Tuesday, 1 March 2011

Six Steps to Transformational Leadership

How to simply motivate a group of employees is one thing. But how to be the sort of leader that influences the financial performance and survival of an organisation is another.

It’s been said before within the pages of this humble blog that digging deep into the depths of dry academic journals occasionally unearths a gem of an article that contains something of great value and wider applicability.

Such a gem is to be found in the pages of Gary Yukl’s Leadership in Organisations, where the concept of Transformational Leadership is explored in detail.

So, if you wish to be the sort of leader who can inspire followers and enhance their self-confidence and commitment to the mission, here are the six factors which evidence indicates are most likely to deliver results.

Articulate a clear and appealing vision
Give a clear vision of what the organisation could achieve or become, communicating it well, often, and using a variety of ways to do so. Use colourful, emotional language that includes vivid imagery, metaphors, anecdotes and stories.

Explain how the vision can be attained
Articulating the vision is not enough: the leader also needs to convince followers that it is feasible and can be achieved. Make a link between the vision and the credible strategy for turning it into reality.

Act with confidence and optimism
Your followers will not have faith in any vision unless you can demonstrate your self confidence and conviction. Remain optimistic about success, even in the face of temporary setbacks. Emphasize what has been accomplished rather than how much more is yet to be done.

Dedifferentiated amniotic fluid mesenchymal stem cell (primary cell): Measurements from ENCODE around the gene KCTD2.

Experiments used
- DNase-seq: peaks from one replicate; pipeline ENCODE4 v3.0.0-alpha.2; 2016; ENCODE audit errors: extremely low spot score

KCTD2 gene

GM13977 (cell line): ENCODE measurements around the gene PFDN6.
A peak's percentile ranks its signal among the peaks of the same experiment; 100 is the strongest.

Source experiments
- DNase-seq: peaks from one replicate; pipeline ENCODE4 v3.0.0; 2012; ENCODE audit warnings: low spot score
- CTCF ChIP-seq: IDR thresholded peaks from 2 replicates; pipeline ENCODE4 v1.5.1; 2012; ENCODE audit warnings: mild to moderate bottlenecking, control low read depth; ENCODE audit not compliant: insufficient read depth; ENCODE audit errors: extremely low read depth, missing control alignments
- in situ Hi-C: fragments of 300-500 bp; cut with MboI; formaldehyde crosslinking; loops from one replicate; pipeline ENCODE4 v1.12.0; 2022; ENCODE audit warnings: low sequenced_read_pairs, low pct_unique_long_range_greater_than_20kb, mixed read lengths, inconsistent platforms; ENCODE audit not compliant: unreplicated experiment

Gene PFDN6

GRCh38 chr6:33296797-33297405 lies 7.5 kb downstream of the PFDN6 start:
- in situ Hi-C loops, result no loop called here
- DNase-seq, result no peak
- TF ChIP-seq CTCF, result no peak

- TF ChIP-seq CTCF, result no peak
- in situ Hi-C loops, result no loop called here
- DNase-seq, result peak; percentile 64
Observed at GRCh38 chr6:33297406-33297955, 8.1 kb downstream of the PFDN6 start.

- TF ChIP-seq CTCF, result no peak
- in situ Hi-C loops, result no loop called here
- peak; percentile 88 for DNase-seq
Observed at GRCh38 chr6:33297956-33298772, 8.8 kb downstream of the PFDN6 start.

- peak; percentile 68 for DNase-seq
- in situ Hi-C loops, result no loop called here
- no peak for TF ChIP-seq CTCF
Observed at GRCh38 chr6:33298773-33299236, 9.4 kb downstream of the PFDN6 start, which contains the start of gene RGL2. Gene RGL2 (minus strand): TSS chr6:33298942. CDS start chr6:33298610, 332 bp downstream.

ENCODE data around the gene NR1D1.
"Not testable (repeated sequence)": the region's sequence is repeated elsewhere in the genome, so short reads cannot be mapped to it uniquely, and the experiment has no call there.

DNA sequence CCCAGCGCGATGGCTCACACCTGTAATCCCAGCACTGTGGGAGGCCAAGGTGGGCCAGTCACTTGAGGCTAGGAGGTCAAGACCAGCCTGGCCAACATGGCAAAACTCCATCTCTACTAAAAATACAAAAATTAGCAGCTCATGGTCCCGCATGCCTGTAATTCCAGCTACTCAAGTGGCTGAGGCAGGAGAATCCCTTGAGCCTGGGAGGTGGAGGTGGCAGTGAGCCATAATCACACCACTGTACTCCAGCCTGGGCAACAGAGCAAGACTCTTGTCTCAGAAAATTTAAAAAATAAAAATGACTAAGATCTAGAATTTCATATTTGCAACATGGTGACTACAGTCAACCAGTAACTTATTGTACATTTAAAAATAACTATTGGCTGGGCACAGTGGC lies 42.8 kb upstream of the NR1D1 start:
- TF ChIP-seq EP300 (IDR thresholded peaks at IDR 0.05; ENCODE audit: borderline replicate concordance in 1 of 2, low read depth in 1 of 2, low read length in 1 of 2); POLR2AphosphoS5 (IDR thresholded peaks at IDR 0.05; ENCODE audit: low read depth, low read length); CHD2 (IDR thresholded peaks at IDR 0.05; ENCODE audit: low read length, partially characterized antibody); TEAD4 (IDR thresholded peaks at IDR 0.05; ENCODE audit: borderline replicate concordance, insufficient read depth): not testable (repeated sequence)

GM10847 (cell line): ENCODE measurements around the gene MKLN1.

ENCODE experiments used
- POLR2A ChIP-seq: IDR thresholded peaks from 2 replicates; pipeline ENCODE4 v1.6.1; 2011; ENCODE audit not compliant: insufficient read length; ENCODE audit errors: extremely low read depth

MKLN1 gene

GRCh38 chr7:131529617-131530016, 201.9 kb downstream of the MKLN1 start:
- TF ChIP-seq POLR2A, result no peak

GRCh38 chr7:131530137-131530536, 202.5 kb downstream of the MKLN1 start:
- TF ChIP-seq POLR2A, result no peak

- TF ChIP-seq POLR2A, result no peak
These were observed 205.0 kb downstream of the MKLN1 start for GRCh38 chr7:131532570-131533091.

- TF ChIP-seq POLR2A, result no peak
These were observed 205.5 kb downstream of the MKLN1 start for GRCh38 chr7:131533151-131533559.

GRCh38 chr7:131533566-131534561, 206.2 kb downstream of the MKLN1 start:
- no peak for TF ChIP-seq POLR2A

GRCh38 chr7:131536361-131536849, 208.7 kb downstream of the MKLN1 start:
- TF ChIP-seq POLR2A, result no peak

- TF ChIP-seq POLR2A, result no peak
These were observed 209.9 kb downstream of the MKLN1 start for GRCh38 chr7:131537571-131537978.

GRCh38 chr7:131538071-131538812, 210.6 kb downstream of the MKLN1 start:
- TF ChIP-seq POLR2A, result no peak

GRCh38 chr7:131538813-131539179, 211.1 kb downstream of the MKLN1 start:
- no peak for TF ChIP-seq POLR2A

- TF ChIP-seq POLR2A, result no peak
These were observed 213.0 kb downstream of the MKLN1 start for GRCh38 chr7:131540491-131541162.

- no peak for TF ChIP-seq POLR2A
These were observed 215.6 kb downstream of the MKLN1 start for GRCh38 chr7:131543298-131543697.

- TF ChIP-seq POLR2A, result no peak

Express confidence in your followers
Often described as the Pygmalion Effect, research has found that people perform better when a leader has high expectations for them and has confidence in them. It’s particularly important that you foster confidence and optimism when the task is difficult. So remind your team of how they overcame obstacles and triumphed on earlier occasions. Tell them that the are at least as good as an earlier team that was successful in performing the same type of activity.

Use dramatic symbolic actions to emphasize key values.
As Yukl states, “a vision is reinforced by leadership behaviour that is consistent with it.” He quotes an example of a new CEO who personally destroyed some low-quality versions of the company’s product that had been sold previously as seconds. So the message is clear: if necessary be dramatic to emphasize your key values.

Lead by example
Quite simply: your actions speak louder than your words, so set an example of exemplary behaviour in day-to-day interactions with subordinates. If you ask your team to observe a standard, keep it yourself. If you need your team to make sacrifices, do the same. To paraphrase Yukl: the values you wish to convey need to be demonstrated in your daily behaviour, and consistently, not just when it’s convenient.

So dear readers: what do you think?


  1. Sounds like common sense to me! But hey, we all know that common sense ain’t always common practise.

    So often you come across leaders whose words are incongruous with their behaviours. But that’s no different to life if you think about it, with those who purport to follow a particular doctrine of life but whose behaviour doesn’t align with their declared beliefs.

    Question is: can you change a managers spots? How do you make someone truly walk the walk and talk the talk? However hard you try, if it’s not in your heart it will normally surface one way or another.

    So, dear Manager, great if you choose to follow Mr Yukl’s advice! But unless you swallow them whole, you’ll have to work bloomin’ hard to make them effective.


  2. I always believe in the term "leading by example". To be a leader to your team as was rightly said in this article, you must participate within your team so that your team can see that you are not just a talker but you do as you say and also it shows a committment and dedication to team work and getting the job done and you will gain respect from your team. Having said this alot of people have a misconseption of what leadership is. Alot of people believe that leading is about being bossy, agressive and demanding - I'm afraid that is completely wrong!